One thing I know for sure: God's will begins with surrender.
Someone once asked me to define Christianity in one word, and after some reflection, I responded, "Surrender. It all boils down to surrender." Everything I know about a personal relationship with Jesus Christ begins and ends with surrender - with saying yes to God. That tiny one-syllabic word initiates an exhilarating, life-altering adventure.
So why is surrender a dirty word to many of us with mostly negative connotations? Some synonyms are give in, give up, admit defeat, lay down your arms, submit, yield, capitulate. Surrender implies failure, a decision made only when irrevocably backed into a corner, a concession by the conquered to the conquerors, a tattered white flag waving weakly. No wonder we avoid talking about surrender. It's not very attractive to those who see themselves as strong. One of the most deeply held illusions by those of us in the West is that we are tough and independent and quite sure we don't need anyone else. We carry these illusions into our spiritual lives as well, and doing so keeps many from following Christ. "Surrender to God? No thanks. I can do life by myself." Even those of us who have acknowledged our need for Jesus Christ to be our Savior have a difficult time surrendering our will to him on a daily basis; we're just too full of ourselves, too much in control, too proud.
From God's perspective, however, "I surrender" are the most beautiful words he ever hears us speak. To him, our saying yes to his will has only positive connotations. Surrendering means that we have come to the end of our independence from him, our reliance on self-sufficiency, and our insistence that we don't need him. Surrender to God changes everything!
I'll explore this concept further in the next chapter, but here at the start, please know that surrendering your life to God is the boldest and riskiest step you can take. Being courageously surrendered to God allows you to know him in increasingly deeper ways and to participate fully in his will.
THE DEVELOPING PHOTOGRAPH
Before that spring day in 2002, I thought I knew what God's will was for that stage of my life. Rick and I were entering the empty-nest season. Our youngest son was a senior in high school, and we had our lives planned out. We share a deep love for pastors and missionaries and thoroughly enjoy using our spiritual gifts of teaching. We anticipated that the second half of our lives would be spent traveling the world, teaching and encouraging ministry couples. It was a really good plan for our future.
It just wasn't God's plan.
Through the years, I've found that discovering God's will often resembles looking at an undeveloped Polaroid photograph. When the camera spits out the picture, the images are gray and shapeless, but the longer you look at the picture the clearer it becomes. The day I said yes to caring about people with HIV/AIDS, God handed me a fuzzy Polaroid picture. I didn't know exactly what he wanted me to do. I had no agenda, no plan in mind, no long-range strategy - I just knew I couldn't face God someday and tell him I had ignored the suffering of millions of people just because it made me uncomfortable or because I didn't know what to do about it. The picture didn't grow sharp and clear instantaneously, but over the course of several years, it has become increasingly clear. I now "see" more of what God has in mind for my role in stopping the AIDS pandemic.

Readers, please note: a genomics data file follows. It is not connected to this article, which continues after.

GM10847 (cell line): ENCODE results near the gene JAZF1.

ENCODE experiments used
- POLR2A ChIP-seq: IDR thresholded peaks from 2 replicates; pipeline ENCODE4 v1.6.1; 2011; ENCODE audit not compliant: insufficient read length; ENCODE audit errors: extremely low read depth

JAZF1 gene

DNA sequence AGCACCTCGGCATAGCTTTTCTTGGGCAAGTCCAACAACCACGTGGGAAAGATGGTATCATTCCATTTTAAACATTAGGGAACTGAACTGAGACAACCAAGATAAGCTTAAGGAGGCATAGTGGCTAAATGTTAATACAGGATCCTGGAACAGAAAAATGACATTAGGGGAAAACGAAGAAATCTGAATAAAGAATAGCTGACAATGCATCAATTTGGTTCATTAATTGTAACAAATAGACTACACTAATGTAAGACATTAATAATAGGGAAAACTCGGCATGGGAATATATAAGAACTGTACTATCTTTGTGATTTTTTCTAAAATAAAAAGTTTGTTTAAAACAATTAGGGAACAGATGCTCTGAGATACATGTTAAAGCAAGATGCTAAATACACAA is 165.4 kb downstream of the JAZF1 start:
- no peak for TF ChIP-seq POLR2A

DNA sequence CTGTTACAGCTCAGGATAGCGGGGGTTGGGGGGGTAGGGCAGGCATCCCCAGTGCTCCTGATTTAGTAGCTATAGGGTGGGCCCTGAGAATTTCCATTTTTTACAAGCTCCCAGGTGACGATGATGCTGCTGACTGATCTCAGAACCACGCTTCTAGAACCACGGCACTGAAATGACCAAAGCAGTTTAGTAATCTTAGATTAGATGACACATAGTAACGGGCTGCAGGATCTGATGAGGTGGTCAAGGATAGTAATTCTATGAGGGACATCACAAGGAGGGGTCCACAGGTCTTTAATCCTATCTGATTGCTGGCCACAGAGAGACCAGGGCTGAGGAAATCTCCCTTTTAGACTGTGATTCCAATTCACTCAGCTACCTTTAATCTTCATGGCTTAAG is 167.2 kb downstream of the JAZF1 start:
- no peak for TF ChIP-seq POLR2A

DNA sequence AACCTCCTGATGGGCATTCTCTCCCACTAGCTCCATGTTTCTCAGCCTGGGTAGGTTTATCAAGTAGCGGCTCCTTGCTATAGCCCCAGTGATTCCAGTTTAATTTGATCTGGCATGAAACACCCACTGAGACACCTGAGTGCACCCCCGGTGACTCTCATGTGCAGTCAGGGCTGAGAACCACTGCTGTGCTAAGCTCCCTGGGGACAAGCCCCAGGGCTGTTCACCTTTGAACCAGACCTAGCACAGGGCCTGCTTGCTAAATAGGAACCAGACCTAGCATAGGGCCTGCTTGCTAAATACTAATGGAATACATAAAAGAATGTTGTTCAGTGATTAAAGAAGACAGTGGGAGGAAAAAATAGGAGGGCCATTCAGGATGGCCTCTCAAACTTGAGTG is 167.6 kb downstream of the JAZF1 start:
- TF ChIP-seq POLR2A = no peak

Of course, with the advent of digital technology, Polaroid cameras are becoming outdated. Now we're impatient with such a slow process - we want instant clarity! We don't want to wait for the picture to develop. When we sense God's leading us on a new journey, we want all of the information up front. We want God to fill out the travel forms in triplicate, give us a detailed road map before we start the journey, and guarantee our safe arrival at the destination. We want the rewards of living lives of faith without actually having to demonstrate faith. For you to become a seriously disturbed, surrendered person of faith, you will have to be willing to say yes in advance - to give God your answer before you've heard the question.
My friend Gary Thomas frequently challenges me to grow spiritually through his insights that probe beneath the surface of my faith. He writes, "I learned that faith isn't tested by how often God answers my prayers with a yes but by my willingness to continue serving him and thanking him, even when I don't have a clue as to what he is doing."
We tend to think that only the superstars - the brilliant high achievers, those with head-turning good looks, the naturally gifted athletes - can make a difference in the world through their courageous surrender. The great news is that God's plan for getting his work done in the world includes more than superstars. Ordinary men and women can be part of a miracle by saying yes to God.
"Now all glory to God, who is able, through his mighty power at work within us, to accomplish infinitely more than we might ask or think" (Ephesians 3:20 NLT).
I look back on the day God captured my attention and turned it toward people living with HIV/AIDS and realize that I didn't see it coming for a number of reasons, but mostly because it never occurred to me that I had anything significant to offer to a global problem. I have never seen myself as a particularly gifted or talented person - just as someone average and quite ordinary.
Excerpted from Say Yes to God by Kay Warren Copyright © 2010 by Kay Warren . Excerpted by permission.